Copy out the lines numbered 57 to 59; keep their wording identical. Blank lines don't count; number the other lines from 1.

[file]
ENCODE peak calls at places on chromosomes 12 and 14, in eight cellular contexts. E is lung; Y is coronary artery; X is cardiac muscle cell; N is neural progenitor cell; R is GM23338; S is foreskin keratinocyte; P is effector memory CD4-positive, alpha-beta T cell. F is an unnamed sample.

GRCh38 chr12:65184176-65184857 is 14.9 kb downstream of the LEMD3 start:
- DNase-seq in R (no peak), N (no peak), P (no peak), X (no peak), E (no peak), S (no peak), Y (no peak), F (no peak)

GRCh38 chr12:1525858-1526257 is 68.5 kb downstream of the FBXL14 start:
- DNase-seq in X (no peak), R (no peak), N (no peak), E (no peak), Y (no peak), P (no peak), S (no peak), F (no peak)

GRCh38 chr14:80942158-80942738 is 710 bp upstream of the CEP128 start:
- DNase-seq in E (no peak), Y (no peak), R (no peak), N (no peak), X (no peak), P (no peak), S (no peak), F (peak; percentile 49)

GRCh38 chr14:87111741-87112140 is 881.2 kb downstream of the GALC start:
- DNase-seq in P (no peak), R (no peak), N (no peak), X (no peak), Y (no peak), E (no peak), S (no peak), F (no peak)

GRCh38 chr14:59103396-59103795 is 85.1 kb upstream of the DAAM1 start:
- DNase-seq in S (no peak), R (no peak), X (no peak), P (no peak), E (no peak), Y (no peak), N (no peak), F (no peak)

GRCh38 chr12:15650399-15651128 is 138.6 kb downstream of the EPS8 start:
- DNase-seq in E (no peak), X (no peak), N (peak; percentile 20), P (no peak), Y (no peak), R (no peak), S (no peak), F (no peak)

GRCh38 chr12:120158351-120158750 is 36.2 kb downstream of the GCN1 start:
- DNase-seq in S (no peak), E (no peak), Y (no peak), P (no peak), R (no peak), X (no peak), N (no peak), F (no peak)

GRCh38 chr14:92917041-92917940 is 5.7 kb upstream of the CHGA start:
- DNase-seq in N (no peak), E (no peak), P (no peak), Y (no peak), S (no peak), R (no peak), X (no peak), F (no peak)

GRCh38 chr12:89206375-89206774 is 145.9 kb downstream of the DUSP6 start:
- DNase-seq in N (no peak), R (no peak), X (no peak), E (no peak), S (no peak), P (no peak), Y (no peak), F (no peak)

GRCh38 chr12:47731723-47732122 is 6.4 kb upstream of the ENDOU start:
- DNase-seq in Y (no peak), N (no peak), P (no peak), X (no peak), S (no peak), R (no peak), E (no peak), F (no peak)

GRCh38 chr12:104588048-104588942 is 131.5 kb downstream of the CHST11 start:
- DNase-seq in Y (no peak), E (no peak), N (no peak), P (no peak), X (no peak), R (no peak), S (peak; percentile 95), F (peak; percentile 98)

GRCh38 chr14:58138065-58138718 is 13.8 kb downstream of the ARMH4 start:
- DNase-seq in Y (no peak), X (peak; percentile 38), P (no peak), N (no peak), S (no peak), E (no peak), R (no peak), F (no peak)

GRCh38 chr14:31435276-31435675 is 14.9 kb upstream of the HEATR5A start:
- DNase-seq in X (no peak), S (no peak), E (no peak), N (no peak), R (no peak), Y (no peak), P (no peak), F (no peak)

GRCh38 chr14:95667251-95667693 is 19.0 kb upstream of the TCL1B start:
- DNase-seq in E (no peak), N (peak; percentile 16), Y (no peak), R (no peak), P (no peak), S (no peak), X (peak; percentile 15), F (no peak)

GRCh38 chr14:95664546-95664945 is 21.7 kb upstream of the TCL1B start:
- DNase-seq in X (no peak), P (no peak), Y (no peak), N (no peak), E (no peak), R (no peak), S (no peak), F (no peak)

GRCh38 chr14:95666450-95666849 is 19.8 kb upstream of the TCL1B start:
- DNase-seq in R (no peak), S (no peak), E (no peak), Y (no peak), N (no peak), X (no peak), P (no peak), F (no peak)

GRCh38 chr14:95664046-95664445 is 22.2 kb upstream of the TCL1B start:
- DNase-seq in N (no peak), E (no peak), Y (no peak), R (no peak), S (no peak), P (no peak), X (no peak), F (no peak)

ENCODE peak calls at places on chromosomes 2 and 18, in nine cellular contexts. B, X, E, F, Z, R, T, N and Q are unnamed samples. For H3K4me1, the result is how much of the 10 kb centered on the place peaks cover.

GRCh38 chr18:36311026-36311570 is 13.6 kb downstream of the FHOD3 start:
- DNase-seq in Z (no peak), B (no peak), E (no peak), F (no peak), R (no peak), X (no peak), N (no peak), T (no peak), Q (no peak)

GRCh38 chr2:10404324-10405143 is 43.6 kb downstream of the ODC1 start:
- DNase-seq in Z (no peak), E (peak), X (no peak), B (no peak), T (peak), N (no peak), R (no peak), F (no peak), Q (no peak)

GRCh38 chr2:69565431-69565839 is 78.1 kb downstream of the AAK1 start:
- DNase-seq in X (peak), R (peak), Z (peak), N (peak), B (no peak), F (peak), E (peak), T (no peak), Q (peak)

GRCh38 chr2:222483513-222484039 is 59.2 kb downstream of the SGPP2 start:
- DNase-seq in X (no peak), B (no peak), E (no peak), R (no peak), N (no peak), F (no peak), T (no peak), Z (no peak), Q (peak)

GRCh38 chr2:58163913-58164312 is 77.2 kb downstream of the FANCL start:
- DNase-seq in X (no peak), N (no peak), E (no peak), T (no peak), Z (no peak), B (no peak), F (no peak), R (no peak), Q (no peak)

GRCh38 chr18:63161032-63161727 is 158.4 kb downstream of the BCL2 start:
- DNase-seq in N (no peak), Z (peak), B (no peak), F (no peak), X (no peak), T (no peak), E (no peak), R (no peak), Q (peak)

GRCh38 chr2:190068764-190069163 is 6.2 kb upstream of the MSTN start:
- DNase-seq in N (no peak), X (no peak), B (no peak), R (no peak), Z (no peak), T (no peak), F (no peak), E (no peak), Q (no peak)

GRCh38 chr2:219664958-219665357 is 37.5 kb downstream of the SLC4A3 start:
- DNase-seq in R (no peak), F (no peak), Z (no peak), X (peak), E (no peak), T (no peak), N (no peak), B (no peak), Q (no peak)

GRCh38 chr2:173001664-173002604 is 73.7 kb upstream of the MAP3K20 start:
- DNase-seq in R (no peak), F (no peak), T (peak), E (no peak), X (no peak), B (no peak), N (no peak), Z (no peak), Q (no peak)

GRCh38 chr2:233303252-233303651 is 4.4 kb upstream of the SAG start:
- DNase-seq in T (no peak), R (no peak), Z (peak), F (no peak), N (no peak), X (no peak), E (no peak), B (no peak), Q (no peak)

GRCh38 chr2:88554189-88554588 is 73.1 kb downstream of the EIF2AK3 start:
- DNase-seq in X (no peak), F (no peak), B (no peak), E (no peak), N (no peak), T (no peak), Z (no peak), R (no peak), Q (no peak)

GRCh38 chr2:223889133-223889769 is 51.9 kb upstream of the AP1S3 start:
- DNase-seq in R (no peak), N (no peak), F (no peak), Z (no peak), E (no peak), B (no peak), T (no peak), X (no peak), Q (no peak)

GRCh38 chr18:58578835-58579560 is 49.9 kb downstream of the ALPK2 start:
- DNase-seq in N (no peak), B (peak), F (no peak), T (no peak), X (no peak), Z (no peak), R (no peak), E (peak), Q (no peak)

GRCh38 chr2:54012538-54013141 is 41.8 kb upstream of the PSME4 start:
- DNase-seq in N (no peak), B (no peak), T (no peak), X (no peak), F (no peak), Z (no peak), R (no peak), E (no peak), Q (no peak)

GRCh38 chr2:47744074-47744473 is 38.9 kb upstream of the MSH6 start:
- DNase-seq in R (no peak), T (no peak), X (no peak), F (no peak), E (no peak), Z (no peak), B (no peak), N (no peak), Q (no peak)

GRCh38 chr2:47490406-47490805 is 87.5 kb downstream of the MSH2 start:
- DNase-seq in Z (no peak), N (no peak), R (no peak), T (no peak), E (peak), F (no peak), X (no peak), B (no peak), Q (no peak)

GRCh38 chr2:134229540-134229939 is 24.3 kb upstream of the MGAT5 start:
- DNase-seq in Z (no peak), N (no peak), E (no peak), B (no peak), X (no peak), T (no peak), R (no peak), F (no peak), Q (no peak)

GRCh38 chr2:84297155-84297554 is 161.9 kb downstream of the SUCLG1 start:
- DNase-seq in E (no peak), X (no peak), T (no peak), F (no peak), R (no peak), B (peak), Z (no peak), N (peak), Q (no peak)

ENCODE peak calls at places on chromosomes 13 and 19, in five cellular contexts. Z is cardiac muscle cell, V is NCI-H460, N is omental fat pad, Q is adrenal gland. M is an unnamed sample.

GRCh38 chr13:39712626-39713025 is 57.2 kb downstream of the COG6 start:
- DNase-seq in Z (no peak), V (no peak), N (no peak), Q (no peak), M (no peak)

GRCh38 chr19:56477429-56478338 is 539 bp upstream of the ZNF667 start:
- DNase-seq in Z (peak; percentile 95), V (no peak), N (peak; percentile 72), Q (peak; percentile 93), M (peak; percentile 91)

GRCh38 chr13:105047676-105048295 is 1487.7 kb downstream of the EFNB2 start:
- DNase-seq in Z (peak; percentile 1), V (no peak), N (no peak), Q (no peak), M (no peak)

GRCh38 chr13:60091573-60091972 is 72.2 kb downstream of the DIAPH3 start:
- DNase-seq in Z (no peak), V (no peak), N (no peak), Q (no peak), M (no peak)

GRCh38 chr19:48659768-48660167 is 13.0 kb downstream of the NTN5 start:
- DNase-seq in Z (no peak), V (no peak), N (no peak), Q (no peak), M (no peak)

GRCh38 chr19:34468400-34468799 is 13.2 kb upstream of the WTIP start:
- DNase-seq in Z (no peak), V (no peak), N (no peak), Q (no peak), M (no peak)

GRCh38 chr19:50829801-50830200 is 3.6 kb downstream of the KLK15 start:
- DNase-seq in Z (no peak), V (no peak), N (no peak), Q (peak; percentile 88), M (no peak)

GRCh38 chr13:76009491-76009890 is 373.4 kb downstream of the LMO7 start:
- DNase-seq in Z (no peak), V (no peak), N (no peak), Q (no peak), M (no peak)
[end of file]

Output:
GRCh38 chr2:88554189-88554588 is 73.1 kb downstream of the EIF2AK3 start:
- DNase-seq in X (no peak), F (no peak), B (no peak), E (no peak), N (no peak), T (no peak), Z (no peak), R (no peak), Q (no peak)

GRCh38 chr2:223889133-223889769 is 51.9 kb upstream of the AP1S3 start: